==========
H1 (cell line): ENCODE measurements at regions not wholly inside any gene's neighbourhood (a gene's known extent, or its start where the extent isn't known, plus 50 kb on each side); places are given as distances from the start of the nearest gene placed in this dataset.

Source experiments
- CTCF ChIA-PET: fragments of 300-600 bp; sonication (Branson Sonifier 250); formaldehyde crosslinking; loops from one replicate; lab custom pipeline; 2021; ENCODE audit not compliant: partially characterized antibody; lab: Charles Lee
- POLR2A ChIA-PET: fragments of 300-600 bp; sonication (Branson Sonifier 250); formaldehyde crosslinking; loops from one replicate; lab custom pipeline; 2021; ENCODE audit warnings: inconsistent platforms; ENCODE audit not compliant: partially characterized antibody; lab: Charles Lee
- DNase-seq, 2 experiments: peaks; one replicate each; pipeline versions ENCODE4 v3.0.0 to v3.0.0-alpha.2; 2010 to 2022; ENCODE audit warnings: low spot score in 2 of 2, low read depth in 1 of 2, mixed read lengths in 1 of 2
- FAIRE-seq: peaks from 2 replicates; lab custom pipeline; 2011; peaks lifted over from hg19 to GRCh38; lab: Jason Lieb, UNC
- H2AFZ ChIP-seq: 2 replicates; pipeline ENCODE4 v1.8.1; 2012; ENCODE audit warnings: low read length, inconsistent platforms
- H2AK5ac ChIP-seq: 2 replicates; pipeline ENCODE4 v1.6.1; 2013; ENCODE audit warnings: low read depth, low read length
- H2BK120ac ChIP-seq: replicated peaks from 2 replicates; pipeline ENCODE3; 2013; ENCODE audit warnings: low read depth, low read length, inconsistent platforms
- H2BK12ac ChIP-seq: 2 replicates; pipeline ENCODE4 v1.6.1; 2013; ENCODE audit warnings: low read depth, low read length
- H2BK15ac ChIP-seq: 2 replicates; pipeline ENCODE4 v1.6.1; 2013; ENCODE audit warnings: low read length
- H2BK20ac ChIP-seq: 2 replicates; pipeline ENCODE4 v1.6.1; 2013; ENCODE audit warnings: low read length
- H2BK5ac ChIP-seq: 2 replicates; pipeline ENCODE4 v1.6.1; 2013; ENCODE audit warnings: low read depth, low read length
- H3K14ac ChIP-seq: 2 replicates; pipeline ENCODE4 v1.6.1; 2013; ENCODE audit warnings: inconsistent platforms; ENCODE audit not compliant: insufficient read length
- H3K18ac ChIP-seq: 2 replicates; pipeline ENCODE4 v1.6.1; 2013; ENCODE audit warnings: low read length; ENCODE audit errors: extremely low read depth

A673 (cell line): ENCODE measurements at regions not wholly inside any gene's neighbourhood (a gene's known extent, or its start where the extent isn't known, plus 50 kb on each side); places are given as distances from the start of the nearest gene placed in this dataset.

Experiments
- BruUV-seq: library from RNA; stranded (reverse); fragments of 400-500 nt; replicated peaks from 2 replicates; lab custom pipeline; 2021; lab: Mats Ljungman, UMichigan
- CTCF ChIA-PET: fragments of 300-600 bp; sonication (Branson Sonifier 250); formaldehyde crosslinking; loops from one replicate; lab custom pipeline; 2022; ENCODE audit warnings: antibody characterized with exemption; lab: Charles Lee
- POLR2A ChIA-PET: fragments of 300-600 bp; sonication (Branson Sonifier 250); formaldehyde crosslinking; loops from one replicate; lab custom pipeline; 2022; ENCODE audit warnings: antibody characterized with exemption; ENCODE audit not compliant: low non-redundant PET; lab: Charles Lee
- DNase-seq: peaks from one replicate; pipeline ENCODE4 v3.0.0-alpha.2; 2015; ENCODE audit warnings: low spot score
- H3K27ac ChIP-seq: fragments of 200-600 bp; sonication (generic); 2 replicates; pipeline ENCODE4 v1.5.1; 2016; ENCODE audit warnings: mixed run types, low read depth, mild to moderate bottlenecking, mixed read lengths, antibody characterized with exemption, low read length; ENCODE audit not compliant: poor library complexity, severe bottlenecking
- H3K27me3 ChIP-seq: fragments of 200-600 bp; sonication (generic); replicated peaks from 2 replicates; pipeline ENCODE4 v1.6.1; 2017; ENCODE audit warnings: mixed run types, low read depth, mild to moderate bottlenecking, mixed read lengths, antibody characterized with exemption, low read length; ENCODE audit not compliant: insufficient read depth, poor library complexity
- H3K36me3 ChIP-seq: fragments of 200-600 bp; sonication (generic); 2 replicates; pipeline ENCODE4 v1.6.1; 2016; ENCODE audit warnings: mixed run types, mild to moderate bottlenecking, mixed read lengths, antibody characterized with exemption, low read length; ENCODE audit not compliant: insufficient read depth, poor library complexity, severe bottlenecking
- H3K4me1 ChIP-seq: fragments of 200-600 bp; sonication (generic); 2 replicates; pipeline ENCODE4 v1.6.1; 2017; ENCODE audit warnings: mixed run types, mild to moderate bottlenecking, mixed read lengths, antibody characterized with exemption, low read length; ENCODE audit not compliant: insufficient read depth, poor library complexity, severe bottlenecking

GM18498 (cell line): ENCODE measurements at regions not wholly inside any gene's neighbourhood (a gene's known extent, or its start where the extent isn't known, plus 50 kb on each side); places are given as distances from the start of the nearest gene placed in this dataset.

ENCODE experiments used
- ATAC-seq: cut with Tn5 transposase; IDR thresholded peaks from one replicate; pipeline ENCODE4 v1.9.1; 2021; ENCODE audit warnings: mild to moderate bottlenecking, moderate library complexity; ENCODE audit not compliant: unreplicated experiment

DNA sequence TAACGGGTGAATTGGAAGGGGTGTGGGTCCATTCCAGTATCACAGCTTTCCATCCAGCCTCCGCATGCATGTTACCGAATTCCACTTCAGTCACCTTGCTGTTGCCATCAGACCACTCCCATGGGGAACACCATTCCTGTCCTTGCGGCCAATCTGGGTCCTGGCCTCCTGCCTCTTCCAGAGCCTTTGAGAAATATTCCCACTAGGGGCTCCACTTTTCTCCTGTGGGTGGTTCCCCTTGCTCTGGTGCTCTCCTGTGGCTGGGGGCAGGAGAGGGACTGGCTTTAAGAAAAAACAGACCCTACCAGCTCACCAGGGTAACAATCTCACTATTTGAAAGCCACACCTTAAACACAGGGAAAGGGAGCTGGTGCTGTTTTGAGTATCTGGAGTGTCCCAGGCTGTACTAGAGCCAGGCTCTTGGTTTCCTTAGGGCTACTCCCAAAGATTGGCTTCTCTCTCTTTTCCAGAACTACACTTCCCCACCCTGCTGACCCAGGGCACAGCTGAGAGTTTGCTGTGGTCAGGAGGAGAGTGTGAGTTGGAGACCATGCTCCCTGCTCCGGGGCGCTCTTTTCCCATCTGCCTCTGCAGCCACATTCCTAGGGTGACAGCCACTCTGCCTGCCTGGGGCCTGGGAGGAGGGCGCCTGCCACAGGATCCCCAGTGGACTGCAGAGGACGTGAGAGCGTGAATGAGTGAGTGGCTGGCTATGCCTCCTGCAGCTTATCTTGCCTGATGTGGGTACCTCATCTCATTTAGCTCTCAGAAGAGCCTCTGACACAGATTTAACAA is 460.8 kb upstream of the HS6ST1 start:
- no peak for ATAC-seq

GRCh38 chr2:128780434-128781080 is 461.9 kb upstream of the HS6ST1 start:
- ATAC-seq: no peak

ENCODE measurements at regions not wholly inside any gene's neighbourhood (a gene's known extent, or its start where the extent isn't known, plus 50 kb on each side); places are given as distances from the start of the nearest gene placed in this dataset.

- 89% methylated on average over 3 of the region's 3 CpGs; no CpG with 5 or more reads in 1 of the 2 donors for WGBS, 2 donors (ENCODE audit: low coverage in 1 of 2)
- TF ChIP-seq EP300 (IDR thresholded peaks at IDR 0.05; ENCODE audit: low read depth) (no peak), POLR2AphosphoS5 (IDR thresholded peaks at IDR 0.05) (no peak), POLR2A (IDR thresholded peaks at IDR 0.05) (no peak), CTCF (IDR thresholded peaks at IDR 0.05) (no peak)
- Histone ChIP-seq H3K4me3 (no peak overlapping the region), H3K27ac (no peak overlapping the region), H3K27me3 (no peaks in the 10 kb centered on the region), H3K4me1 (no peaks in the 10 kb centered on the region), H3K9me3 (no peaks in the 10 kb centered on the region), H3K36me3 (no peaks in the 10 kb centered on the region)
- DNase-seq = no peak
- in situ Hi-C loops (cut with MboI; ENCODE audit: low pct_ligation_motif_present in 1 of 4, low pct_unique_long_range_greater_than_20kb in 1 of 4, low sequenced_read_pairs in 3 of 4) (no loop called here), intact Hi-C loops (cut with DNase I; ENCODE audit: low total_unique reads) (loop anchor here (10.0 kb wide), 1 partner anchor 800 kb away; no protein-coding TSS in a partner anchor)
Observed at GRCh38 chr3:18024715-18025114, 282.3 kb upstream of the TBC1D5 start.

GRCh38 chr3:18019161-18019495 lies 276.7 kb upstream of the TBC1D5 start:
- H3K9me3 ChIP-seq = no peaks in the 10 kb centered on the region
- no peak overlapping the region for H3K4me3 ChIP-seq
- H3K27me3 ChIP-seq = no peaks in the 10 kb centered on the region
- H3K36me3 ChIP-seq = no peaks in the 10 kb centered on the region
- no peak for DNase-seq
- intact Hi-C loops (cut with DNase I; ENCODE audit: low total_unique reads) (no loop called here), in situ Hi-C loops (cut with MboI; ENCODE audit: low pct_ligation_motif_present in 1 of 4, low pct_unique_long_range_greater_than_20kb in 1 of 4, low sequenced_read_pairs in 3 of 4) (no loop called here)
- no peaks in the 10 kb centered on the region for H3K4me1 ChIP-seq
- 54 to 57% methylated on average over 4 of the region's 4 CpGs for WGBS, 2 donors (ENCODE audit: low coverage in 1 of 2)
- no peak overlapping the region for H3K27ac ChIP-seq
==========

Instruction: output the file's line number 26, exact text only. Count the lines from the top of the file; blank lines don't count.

GM18498 (cell line): ENCODE measurements at regions not wholly inside any gene's neighbourhood (a gene's known extent, or its start where the extent isn't known, plus 50 kb on each side); places are given as distances from the start of the nearest gene placed in this dataset.